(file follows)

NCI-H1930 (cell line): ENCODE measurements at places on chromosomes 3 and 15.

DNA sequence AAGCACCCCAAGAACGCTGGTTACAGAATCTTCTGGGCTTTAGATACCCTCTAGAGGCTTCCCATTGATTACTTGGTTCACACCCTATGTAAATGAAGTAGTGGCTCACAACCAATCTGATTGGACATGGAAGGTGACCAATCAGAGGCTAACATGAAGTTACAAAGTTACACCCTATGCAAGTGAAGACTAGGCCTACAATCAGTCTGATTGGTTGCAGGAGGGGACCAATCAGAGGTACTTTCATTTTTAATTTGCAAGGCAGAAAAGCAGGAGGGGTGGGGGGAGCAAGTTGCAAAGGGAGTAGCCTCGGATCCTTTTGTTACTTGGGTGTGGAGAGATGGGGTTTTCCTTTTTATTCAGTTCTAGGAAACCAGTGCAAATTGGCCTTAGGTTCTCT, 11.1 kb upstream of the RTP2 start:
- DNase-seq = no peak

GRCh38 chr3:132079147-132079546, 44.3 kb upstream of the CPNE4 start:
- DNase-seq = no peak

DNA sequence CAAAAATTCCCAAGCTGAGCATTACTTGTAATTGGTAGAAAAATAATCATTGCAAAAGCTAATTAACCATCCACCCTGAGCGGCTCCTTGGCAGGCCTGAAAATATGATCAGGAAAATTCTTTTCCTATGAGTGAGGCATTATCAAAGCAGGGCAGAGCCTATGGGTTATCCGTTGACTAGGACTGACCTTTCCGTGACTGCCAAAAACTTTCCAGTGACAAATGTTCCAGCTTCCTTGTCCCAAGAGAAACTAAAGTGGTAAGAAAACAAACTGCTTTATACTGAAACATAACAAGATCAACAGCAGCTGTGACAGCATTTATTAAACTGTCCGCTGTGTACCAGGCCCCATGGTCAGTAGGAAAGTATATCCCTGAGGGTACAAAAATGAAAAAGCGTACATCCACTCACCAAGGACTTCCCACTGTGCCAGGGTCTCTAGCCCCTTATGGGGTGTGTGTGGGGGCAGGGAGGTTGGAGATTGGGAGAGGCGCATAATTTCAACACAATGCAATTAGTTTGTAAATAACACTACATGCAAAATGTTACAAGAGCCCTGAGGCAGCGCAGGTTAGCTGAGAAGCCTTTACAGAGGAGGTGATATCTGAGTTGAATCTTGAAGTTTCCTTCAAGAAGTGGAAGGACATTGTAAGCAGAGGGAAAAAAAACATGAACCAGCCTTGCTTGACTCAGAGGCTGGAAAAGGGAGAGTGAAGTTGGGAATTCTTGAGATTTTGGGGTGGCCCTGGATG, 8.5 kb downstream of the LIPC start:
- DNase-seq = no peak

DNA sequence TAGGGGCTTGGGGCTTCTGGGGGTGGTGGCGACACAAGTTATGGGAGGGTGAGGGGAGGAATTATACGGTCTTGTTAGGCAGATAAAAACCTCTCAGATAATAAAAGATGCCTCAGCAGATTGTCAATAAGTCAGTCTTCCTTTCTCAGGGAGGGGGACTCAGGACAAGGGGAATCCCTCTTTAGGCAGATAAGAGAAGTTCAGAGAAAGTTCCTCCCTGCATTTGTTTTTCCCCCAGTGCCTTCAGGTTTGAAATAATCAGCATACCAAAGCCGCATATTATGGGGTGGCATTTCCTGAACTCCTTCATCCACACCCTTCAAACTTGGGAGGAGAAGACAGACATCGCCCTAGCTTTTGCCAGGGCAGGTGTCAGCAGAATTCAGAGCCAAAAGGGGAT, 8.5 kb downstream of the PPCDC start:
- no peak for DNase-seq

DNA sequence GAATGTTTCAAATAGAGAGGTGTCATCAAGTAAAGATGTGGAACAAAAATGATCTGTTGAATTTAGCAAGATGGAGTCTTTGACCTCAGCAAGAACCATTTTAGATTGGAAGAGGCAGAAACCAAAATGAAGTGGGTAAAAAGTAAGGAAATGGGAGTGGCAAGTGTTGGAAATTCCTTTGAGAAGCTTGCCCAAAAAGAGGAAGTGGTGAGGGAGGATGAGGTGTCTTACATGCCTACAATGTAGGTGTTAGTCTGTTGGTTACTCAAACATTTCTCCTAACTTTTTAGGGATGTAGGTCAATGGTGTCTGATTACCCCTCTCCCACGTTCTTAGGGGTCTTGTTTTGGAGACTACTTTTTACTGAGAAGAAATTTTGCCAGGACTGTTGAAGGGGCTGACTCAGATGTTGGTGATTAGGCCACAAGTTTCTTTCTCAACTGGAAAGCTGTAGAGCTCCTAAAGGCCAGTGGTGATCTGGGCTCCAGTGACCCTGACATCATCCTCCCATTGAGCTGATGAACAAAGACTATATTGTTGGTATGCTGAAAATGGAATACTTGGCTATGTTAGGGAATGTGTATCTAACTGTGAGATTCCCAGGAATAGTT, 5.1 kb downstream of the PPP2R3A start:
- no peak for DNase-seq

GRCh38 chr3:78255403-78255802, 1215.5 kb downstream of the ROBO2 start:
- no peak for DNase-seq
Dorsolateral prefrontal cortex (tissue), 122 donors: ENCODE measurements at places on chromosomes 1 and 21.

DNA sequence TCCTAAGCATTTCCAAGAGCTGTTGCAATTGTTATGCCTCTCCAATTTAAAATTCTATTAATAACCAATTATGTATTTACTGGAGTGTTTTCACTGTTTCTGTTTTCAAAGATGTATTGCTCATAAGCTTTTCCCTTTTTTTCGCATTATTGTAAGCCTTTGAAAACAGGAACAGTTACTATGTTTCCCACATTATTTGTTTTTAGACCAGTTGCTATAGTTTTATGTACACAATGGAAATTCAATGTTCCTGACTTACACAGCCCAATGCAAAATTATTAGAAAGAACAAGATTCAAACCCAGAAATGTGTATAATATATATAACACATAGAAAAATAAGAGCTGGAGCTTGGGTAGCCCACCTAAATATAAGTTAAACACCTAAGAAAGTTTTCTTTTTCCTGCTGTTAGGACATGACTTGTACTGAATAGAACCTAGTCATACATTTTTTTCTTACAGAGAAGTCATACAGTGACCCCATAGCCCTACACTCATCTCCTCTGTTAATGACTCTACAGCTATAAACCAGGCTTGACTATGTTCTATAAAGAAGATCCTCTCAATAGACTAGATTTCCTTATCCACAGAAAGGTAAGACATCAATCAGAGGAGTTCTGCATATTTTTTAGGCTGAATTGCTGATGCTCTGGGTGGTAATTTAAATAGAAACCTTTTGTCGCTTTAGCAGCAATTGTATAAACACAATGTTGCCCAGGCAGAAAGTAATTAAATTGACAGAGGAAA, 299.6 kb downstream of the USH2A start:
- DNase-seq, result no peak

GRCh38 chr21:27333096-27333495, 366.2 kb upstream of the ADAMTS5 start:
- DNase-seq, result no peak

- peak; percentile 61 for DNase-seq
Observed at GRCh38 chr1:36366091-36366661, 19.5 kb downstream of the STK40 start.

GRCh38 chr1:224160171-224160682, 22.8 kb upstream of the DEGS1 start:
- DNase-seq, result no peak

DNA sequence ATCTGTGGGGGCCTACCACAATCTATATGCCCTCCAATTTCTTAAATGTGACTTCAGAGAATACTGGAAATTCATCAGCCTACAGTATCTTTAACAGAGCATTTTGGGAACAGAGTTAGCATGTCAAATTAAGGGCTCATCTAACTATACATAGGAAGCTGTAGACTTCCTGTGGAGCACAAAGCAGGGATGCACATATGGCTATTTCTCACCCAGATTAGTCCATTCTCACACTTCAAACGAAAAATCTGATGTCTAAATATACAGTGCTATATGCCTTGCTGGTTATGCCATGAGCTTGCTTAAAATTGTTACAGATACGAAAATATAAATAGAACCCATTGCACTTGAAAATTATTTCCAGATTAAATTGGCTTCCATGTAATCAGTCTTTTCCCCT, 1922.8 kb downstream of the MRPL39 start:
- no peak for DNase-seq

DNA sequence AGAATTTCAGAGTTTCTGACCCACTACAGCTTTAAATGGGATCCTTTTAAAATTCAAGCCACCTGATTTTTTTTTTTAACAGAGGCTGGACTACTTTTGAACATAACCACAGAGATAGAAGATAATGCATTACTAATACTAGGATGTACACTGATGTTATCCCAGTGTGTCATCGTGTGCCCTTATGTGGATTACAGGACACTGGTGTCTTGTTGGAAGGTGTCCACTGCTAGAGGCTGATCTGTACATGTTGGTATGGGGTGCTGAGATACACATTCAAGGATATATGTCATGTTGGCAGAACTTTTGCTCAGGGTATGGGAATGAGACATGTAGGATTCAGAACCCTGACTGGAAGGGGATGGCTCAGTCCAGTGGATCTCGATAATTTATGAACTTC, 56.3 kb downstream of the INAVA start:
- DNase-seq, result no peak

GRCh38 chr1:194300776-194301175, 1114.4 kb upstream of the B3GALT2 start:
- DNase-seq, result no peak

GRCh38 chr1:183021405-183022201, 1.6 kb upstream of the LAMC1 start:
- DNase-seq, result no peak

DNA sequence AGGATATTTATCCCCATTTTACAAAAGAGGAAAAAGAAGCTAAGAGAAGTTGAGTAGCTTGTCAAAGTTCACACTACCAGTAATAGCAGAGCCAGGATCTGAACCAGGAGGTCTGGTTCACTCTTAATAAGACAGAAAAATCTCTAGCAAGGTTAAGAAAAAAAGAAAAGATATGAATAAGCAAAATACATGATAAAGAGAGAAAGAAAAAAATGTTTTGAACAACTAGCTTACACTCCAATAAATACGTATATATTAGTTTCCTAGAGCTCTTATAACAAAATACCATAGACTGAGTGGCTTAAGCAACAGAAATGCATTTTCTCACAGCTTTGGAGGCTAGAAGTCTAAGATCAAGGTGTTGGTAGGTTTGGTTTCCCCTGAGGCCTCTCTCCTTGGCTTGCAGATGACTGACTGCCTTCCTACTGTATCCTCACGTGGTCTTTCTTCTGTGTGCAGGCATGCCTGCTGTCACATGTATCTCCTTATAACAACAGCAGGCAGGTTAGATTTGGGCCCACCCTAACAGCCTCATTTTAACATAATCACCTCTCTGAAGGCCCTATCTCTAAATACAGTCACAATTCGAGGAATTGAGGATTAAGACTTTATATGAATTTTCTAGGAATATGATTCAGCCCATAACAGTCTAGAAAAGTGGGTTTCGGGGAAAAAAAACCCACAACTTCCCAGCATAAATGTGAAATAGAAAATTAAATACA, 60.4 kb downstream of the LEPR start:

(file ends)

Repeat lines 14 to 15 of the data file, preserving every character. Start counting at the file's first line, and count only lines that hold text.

Dorsolateral prefrontal cortex (tissue), 122 donors: ENCODE measurements at places on chromosomes 1 and 21.

DNA sequence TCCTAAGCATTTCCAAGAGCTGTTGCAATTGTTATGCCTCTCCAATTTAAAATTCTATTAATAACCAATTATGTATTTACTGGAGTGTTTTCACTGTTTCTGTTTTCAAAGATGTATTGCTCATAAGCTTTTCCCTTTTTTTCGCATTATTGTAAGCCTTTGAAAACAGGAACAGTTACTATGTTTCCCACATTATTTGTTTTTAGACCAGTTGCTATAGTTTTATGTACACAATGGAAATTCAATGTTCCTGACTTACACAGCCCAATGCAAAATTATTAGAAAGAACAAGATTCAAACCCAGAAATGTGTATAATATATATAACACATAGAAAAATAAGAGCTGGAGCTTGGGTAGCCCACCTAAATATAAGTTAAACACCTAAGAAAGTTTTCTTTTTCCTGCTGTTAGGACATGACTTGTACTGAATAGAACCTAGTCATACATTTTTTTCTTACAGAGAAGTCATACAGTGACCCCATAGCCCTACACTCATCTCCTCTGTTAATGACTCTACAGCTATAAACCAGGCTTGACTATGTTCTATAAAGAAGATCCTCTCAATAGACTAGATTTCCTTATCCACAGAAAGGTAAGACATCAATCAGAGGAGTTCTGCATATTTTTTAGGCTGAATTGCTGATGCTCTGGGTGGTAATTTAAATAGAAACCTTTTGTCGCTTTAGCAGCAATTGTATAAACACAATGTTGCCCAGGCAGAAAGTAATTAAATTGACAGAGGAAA, 299.6 kb downstream of the USH2A start: